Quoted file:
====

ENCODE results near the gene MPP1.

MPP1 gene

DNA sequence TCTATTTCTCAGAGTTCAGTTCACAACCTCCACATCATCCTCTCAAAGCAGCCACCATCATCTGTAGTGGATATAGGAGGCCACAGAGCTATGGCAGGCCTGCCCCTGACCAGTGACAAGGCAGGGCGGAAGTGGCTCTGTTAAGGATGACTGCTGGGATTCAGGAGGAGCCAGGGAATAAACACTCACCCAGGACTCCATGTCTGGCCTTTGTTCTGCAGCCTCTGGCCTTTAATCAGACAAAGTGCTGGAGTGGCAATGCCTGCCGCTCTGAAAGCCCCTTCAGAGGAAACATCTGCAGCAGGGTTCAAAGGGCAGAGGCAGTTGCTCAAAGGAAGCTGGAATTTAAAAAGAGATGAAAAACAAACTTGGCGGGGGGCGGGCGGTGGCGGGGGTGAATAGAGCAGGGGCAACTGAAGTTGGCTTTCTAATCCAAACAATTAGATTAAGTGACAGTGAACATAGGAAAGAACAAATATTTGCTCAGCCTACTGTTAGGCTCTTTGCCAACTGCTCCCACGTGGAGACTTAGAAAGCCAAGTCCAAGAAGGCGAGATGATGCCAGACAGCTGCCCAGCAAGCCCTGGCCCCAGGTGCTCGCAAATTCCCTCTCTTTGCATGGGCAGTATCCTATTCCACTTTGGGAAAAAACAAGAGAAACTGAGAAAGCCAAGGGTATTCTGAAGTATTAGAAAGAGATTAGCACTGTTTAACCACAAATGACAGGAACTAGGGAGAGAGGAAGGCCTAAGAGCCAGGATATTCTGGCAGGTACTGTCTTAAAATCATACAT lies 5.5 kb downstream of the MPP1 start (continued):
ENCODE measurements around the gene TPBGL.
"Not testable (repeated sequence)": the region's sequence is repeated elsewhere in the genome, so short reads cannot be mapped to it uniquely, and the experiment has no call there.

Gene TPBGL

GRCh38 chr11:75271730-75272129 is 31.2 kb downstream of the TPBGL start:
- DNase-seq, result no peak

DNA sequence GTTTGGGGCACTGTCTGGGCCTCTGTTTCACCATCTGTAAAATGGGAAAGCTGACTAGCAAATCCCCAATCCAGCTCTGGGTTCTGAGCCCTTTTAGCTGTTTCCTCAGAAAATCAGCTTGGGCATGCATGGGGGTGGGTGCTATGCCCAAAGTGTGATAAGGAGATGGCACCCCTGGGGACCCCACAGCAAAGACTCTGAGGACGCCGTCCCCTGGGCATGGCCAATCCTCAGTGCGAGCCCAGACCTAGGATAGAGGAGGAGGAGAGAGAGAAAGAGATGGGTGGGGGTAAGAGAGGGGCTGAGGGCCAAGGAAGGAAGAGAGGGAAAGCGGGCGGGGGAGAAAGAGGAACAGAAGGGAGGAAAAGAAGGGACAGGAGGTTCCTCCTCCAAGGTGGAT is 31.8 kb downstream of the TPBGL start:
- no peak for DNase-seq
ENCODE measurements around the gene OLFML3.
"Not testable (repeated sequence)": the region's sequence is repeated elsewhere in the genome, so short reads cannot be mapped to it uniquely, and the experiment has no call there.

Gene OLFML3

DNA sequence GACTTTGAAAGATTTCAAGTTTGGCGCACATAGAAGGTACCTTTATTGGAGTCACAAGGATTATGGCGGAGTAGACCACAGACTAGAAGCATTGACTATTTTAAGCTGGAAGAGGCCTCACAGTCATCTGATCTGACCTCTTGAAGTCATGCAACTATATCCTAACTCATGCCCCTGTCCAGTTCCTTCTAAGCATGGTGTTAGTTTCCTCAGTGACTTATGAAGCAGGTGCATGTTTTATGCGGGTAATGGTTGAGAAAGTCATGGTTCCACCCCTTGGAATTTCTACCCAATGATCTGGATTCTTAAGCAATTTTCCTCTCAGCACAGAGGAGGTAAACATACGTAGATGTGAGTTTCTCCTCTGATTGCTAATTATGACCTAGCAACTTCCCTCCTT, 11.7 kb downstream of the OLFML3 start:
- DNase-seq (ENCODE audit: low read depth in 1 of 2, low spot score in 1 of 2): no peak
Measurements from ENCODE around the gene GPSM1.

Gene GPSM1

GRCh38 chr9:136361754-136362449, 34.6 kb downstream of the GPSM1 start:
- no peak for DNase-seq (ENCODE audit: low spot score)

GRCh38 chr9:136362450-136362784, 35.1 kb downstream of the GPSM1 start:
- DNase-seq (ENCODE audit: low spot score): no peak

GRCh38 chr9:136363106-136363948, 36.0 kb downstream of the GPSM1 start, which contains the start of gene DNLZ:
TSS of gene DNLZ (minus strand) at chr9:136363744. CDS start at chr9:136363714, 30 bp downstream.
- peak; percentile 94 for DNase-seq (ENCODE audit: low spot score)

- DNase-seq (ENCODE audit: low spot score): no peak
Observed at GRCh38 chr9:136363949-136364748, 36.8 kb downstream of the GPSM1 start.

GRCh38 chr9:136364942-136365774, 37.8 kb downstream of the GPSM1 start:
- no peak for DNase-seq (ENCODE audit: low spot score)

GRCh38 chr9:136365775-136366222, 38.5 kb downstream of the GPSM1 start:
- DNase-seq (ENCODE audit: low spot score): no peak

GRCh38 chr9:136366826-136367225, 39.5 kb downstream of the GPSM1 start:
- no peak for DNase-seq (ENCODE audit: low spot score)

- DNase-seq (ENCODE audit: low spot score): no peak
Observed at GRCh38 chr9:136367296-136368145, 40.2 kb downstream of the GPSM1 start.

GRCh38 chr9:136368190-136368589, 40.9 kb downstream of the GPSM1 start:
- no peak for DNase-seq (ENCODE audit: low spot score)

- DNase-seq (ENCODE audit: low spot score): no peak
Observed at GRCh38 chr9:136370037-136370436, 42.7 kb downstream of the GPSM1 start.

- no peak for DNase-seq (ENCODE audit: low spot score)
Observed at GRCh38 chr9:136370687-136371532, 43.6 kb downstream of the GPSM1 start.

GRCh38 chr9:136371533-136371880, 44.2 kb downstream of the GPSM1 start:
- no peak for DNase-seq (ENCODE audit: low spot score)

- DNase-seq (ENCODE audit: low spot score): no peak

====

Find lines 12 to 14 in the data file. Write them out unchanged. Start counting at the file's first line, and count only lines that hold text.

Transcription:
"Not testable (repeated sequence)": the region's sequence is repeated elsewhere in the genome, so short reads cannot be mapped to it uniquely, and the experiment has no call there.

Gene OLFML3

DNA sequence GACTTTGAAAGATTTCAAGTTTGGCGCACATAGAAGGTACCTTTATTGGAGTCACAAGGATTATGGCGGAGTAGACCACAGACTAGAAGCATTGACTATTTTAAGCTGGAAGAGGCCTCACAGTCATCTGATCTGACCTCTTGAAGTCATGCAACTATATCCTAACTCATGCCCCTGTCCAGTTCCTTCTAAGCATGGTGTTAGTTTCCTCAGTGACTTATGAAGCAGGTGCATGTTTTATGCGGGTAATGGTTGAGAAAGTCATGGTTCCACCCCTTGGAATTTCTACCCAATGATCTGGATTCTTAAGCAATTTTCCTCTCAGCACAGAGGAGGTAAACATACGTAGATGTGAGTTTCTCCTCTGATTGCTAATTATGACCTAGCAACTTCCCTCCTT, 11.7 kb downstream of the OLFML3 start: